History. The DC Circuit opinion conveniently forgets that the PSD program was a judicial creation. Congress and the EPA had to sort out the details. Congress did so in the 1977 Amendments, but in a way that tried to balance the equities between various concerns. Hence Congress created a grandfather provision and has not objected when EPA has used them in subsequent, major NAAQS revisions. This context is potentially important, but the DC Circuit opinion sweeps it away.
Nuance. A similar disregard of nuance appears in the opinion's handling of the NAAQS. The opinion's argument that Whitman means any exceedance of the NAAQS will result in widespread adverse health effects ignores both the quoted language from Whitman and the Clean Air Act itself, which provides that the primary NAAQS must be set "allowing an adequate margin of safety" to protect the public health. See Whitman, 531 U.S. at 465; 42 U.S.C. § 7409(b)(1). Should this margin of safety have a bearing on implementation? The opinion has no time for such nuance.
Irony. Any invocation of "natural" reading or "plain language" is deeply ironic in light of the circuit's NESHAP jurisprudence.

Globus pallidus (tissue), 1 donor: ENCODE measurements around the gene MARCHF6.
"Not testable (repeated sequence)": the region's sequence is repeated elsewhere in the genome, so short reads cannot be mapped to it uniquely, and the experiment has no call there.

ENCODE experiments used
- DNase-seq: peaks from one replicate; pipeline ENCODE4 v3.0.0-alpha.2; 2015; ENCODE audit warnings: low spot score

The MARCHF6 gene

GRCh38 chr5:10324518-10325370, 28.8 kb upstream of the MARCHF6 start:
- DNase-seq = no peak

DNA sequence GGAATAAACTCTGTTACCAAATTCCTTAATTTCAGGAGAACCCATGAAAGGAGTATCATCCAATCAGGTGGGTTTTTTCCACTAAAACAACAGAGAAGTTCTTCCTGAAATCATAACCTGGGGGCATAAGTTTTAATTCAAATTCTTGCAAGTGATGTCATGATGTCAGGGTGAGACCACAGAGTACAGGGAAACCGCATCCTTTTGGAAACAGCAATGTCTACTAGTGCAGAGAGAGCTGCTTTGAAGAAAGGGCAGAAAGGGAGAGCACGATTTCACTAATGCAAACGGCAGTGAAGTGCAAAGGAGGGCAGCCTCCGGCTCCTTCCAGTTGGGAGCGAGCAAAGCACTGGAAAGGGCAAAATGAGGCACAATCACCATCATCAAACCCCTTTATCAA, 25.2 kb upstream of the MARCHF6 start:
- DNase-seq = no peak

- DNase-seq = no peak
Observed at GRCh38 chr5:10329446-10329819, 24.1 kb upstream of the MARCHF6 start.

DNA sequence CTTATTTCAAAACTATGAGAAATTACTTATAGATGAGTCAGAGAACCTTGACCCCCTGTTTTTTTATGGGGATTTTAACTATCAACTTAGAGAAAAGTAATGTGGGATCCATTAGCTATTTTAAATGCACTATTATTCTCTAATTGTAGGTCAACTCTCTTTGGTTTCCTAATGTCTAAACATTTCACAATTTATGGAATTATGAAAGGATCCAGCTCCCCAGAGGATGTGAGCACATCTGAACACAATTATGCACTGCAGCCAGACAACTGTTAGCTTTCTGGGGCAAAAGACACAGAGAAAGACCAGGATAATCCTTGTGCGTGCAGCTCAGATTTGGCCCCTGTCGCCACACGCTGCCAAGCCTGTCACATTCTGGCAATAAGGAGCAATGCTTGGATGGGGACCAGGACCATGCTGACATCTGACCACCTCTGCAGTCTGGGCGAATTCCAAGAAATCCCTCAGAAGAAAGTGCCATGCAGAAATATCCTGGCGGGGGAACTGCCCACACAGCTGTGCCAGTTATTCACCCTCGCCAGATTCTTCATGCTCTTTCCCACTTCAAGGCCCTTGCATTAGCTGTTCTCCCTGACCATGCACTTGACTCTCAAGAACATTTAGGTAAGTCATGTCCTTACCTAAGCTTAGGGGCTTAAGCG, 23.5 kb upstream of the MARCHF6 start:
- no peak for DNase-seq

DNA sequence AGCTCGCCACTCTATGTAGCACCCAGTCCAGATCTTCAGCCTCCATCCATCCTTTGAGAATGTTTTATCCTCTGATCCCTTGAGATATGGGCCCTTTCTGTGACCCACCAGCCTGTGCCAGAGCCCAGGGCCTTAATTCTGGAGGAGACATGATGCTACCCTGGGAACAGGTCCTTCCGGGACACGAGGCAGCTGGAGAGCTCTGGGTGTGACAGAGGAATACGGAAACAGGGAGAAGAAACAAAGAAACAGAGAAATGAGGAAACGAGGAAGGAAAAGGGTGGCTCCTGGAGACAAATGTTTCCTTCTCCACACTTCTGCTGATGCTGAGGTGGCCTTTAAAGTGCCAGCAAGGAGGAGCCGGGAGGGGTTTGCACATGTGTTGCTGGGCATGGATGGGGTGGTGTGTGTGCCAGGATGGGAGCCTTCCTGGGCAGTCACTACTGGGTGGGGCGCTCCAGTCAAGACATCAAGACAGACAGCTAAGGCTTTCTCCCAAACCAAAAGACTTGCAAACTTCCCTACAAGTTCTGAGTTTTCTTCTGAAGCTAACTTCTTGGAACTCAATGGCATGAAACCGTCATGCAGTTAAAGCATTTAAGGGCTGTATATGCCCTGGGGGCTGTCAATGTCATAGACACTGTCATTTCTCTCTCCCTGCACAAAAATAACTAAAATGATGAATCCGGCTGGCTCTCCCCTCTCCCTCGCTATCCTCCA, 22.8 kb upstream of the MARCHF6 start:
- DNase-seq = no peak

High handed. "If a permit applicant has not shown that it can meet the new NAAQS, EPA or a state permitting authority can comply with the timeliness requirement of section 165(c) by denying the application." This statement ignores Congress' intent to require prompt processing, that proposed NAAQS have no legal force, and that requiring sources to model a proposed and often uncertain value exceeds the statute. Worse, its interpretation of section 7475(c) could grant permitting authorities effective carte blanche to block any permit by delaying action for a year and then denying the application for failure to meet the statutory timeline, as if permit applicants solely control the processing timeline.
Self-serving. The opinion dismisses any consideration of history or nuance so that it can invoke Chevron step 1 to impose its policy -- that the NAAQS must be met by any source regardless of where it is in the permitting process -- without having to wrestle with the countervailing equities that Congress and EPA had considered in creating the grandfather provisions.
In this case, the balancing of the considerations suggests that the DC Circuit may well be correct that broad grandfathering may not be appropriate, but wholly lost in its approach is any consideration that limited grandfathering may be appropriate in the interest of administrative finality. A more nuanced and thoughtful opinion might have explored these issues to arrive at a decision that advances all of the congressional goals of the PSD program. That is not this opinion.